15 OCTOBER 2015
|GENERAL ASSEMBLY PRESIDENTS VARIED WITH CHANGING ROLE. CONSENSUS LEADERS VS. PROBLEMATIC "MILLENNIALS"
A public disgrace of 2013 - 2014 General Assembly President should not take away from the distinguished role of so many dignified officials who had occupied the same post. Since
the establishment of the U.N. in 1945, that post has been held in such high esteem that the nominating government in rotating regions perceived it as an opportunity to display credible
international credentials. When the U.N. was at the mainstream of global decision-making, a highly-regarded General Assembly President was a given requirement. Outstanding
representatives from Asia, Africa, Eastern and Western Europe, the Arab World, and the Far East held the gavel at the podium with gracious respect -- and in certain cases, guided
member states while attracting popular attention.
A decreasing U.N. role and erosion of national leadership may have resulted in transforming that post's stature. From a podium to mobilize member states in dealing with pressing global
issues, it became in certain cases an opportunity to explore available personal gain. To put it more bluntly, instead of helping solve problems, they created more by trying to solve
Perhaps the decline started with some of the "Millennials" -- General Assembly Presidents appearing with the new Millennium. The current President is excluded, as he just took
over and deserves the courtesy of time until his full-term expires next year, but other certain "Presidents" were blatantly demanding, both in seeking personnel posts or personal favours.
While most earlier Presidents performed so well that they returned home for senior positions, like Presidents of Finland, Italy and Algeria, and Prime Ministers of Canada and Namibia,
more recent ones seemed determined to stay away from home; any assignment elsewhere would do.
Names like Paul-Henri Spaak (Belgium - 1946), Carlos Romulo ("Mr. U.N." of the Philippines - 1949), Lester Pearson (Canada - 1952), Vijaya Lakshmi Pandit (India, First Woman
President - 1953), Charles Malik (Lebanon, Human Rights Declaration - 1958), Mongi Slim (Tunis - 1961), Zafarullah Khan (Pakistan - 1962), Alex Quaison-Sackey (Ghana - 1964),
Amintore Fanfani (Italy - 1965), Corneliu Manescu (Romania - 1967), Edvard Hambro (Norway - 1970), Abdel Aziz Bouteflika (Algeria - 1974), Hamilton Shirley Amerasinghe (Sri Lanka - 1976),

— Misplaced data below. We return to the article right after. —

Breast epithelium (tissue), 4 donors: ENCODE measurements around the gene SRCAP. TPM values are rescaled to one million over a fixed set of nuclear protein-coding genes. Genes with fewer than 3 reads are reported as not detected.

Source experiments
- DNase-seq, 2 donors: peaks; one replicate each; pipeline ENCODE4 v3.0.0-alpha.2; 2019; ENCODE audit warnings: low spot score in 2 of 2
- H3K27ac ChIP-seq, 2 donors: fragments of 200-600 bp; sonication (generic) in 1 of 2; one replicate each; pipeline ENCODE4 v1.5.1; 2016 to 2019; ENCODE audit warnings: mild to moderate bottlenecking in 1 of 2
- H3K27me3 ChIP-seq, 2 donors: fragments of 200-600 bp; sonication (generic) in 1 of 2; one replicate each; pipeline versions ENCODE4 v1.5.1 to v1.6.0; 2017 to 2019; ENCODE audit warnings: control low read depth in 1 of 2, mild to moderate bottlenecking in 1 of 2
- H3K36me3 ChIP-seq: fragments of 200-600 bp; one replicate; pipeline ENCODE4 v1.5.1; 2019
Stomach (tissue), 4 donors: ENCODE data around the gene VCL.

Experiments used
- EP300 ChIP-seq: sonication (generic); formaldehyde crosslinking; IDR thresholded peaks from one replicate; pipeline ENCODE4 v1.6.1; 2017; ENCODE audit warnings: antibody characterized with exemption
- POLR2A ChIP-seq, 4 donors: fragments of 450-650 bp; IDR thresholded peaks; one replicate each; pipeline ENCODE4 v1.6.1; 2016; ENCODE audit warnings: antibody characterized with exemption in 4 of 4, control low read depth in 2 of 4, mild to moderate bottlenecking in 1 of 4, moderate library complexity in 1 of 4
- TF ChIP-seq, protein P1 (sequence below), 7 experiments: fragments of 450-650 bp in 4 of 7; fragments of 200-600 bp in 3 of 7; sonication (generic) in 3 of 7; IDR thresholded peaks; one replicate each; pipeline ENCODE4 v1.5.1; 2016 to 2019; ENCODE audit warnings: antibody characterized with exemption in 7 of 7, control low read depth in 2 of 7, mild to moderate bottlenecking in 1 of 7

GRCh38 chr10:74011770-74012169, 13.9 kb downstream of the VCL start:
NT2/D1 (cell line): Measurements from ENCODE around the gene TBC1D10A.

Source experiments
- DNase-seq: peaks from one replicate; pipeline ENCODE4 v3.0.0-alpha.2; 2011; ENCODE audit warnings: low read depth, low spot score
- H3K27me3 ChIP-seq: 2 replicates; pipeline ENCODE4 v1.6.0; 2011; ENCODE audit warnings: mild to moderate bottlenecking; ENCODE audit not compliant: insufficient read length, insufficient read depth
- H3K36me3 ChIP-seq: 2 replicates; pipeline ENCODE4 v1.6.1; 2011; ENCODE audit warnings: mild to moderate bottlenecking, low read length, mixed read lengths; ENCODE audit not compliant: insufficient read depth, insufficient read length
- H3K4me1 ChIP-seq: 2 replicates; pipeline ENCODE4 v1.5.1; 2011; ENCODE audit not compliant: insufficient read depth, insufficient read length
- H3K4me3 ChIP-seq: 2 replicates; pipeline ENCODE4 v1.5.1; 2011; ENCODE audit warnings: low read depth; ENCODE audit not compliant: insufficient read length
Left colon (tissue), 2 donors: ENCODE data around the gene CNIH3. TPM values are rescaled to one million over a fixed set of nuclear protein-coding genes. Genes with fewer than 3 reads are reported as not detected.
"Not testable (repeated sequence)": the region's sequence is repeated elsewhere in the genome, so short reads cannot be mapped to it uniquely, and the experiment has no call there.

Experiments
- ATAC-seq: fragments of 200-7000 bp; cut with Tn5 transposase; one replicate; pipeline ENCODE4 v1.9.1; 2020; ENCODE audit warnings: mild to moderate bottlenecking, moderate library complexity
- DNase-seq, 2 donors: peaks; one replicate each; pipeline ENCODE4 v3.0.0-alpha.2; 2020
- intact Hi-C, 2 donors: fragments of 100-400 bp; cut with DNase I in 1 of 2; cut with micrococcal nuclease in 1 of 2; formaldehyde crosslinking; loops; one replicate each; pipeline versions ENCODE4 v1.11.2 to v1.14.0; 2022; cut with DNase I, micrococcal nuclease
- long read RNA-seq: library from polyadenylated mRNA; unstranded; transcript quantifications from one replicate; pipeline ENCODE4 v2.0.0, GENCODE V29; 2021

Lazar Mojsov (Yugoslavia - 1977), Salim Ahmed Salim (Tanzania - 1979), Ismat Kittani (Iraq - 1981), Jaime de Pinies (Spain - 1985), General Joseph Garba (Nigeria - 1989), Rudolph
Insanally (Guyana - 1993), Samir Shihabi (Saudi Arabia - 1991), Hennadly Udovenko (Ukraine - 1997), Theo-Ben Gurirab (Namibia - 1999), and Harri Holkeri (Finland - 2000) still draw
admiration and respect for upholding a high standard of performance, particularly in dealing with very complex situations and working for consensus on very controversial ones.
Then, particularly over the last two decades, come embarrassing problematic occupants. One would not leave before pushing his main assistant and compatriot to get a senior U.N.
Secretariat job with a much higher rank than he would usually earn; that "sticky-wicket" remains at an even higher post, presumably to handle a crisis in his own region. Another not
only arranged for a public relations firm to cover the expenses of his prolonged hotel stay, but pursued member states for travel and related expenses; his demanding attitude drove
a European Permanent Member of the Security Council to publicly shun him. One from a cash-rich country never hid his belief that payments were helpful to move matters ahead. Whether he
paid his way to the "High Representative" post he pursued remains to be explored; but he remains obviously confident of continued support despite his farcical assignment and his
relatively illiterate background. Another maintained his business dealings while keeping both his country's official position and the General Assembly post.
The one named -- and arrested -- by the Host Country's legal system, Mr. John Ashe (2013 - 2014) would not have dared to indulge if he or his aides (repeat, his aides) did not
assume he could do so with impunity.
A general impression is that Mr. Ashe was merely a rotating General Assembly President who read what was drafted for him by dutiful staff, did not grasp the meaning of the role,
nor, obviously, the U.N. principles for which our colleagues, indeed one of our Secretaries-General, gave the ultimate sacrifice.
Secretary-General Ban Ki-moon rightly requested an investigation. So, rightly too, did current Assembly President, Mr. Mogens Lykketoft. The real issue is not personal but
institutional. What measures should be taken? What examples should be given? Which officials, then, should be named and shamed to avert similar embarrassment to the General Assembly and
further erosion of the U.N. stature?!